Image by DaveLawler (CC BY-ND 2.0)
All eyes on the EBRD - will it go coal free?
Image by DaveLawler (CC BY-ND 2.0)
Guest post from Justin Guay, Sierra Club
Just weeks after President Obama announced an end to US taxpayer support for overseas coal plants, two of the world’s largest IFIs, the World Bank and the European Investment Bank (EIB), followed suit. Now the European Bank for Reconstruction and Development (EBRD) is considering coal restrictions of its own. Once final, these restrictions will reinforce a message that is growing louder every day - coal has no place in the 21st century clean energy economy.
Before we get to what’s going on at the EBRD, let’s summarize the policies that have been put in place over the past month at the IFIs. They’ve helped set the tone for the EBRD and will likely be incorporated in whatever policy is ultimately adopted. Remember these institutions have collectively provided USD 37.5 billion to the coal industry since 1994 so they’re pretty important. Here goes.
First, as a part of his climate plan, President Obama has outlined a ban (with rare exceptions) on U.S. public financing of overseas coal plants. The president wasted no time implementing this policy with the US Export Import Bank (the most heavily impacted and fossil fuel friendly US agency) rejecting a new 1,200 MW coal plant in Vietnam just weeks later. This was a huge decision given the U.S. Export-Import (Ex-Im) Bank funding has supported over USD 7 billion in coal finance over the past few years. Days later, the US Trade and Development Agency shelved plans for a controversial new coal plant in the Ukraine. Those two decisions reinforced the fact that the US is serious when it says it’s closed for overseas coal business.
At almost the same time, the World Bank and EIB introduced stringent restrictions on coal financing of their own (see here and here). Both were put in place after long deliberations which in the case of the World Bank took almost two years only to be finalized thanks to the leadership of Dr. Kim.
The significance of these two policies following on the heels of President Obama’s overseas coal ban is enormous. Both provided billions to the coal industry over the past few years - USD 5 billion from the World Bank and USD 1.5 billion from the EIB But the impact of this funding is even larger than it appears, because it helped leverage several times more in private investment while providing a cover to the coal industry by ensuring public acceptance of this destructive energy source.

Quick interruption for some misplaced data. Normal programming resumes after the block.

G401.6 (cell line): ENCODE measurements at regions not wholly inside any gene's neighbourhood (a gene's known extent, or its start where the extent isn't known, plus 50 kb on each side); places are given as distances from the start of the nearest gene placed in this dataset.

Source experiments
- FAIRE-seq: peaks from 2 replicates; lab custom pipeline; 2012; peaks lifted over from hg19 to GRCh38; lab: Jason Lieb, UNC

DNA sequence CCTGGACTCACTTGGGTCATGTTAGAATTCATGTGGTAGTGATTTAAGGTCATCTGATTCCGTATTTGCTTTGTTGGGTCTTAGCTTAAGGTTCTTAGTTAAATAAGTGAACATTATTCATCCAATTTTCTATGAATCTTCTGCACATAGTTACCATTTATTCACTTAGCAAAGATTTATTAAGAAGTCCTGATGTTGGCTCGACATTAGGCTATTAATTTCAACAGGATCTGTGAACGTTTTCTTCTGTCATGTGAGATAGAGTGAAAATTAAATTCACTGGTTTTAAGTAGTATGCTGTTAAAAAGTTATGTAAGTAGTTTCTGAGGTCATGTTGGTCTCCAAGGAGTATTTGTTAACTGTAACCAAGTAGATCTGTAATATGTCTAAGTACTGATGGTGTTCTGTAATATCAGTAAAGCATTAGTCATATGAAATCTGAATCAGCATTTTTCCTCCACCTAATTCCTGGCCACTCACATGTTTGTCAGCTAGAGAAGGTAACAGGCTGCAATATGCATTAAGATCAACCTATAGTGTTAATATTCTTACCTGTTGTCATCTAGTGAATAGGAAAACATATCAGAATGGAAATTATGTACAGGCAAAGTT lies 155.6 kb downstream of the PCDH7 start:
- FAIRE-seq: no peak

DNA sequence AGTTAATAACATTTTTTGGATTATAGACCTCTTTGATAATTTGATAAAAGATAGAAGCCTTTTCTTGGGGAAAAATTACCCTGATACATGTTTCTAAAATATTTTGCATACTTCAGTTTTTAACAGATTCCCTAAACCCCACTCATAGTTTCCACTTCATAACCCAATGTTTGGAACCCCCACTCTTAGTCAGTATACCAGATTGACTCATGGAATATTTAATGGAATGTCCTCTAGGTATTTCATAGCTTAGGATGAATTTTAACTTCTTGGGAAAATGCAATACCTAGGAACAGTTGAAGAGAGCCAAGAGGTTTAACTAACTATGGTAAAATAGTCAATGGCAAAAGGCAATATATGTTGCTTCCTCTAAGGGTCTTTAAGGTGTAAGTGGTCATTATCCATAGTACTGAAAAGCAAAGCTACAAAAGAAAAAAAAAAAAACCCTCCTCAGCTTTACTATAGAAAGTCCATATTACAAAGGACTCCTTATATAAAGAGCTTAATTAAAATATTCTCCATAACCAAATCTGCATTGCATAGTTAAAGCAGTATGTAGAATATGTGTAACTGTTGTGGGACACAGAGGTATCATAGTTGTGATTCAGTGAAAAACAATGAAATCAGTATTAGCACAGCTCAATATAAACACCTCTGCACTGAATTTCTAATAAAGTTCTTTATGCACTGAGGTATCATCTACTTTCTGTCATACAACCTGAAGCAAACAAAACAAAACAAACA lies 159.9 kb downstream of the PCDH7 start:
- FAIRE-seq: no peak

It is into this whirlwind of activity that the EBRD stepped when it released a draft of its new energy policy. As currently drafted the policy won’t past muster given what has happened at other institutions. So what exactly does the EBRD need to do to be up to snuff?
First and foremost it would need to create an official policy statement that restricts support for coal projects by declaring an end to finance for both new and refurbished coal plants. To reinforce this policy it can, and should, follow the EIBs lead and include a carbon intensity metric to help screen out dirty projects. The EIB has proposed 550 grams/kWh which means for all intents and purposes the only fossil fuel plants the institution can support are natural gas. But even this standard may be strengthened as the EU is pressured to ratchet that down to 350 grams/kWh to reflect best in class gas plants.
But the EBRD can’t stop there. It must also extend the air emissions standards outlined in the Industrial Emissions Directive (IED) to rehabilitated as well as new coal plants. The IED sets important limits on the level of air pollution fossil fuel plants can create (and therefore the type of pollution control technology that must be deployed). Exempting rehab projects exposes local communities to dangerous and deadly air pollution. This loophole must be closed.
Currently half of the EBRDs USD 8.9 billion energy portfolio supports fossil fuels (including approximately USD 1 billion in past financing for coal). Getting this policy right is incredibly important for tackling climate change and shifting scarce public resources to clean energy. So let them know you’re watching.
Help us out by tweeting: All eyes on @EBRD: Time to move #BeyondCoal. #coalfreeEBRD
- Resavica: Serbia's canary in the coal mine
- Romanian environmental inspectorate orders closure of two coal plants operating outside EU pollution laws
- After Slovenia's Sostanj coal power plant debacle, is any bank going to finance Croatia's Plomin C?
- Illegal coal subsidies could cost south-east European countries dearly, warns new study
- Europe's Caspian gas dreams - a nightmare come true for human rights in Azerbaijan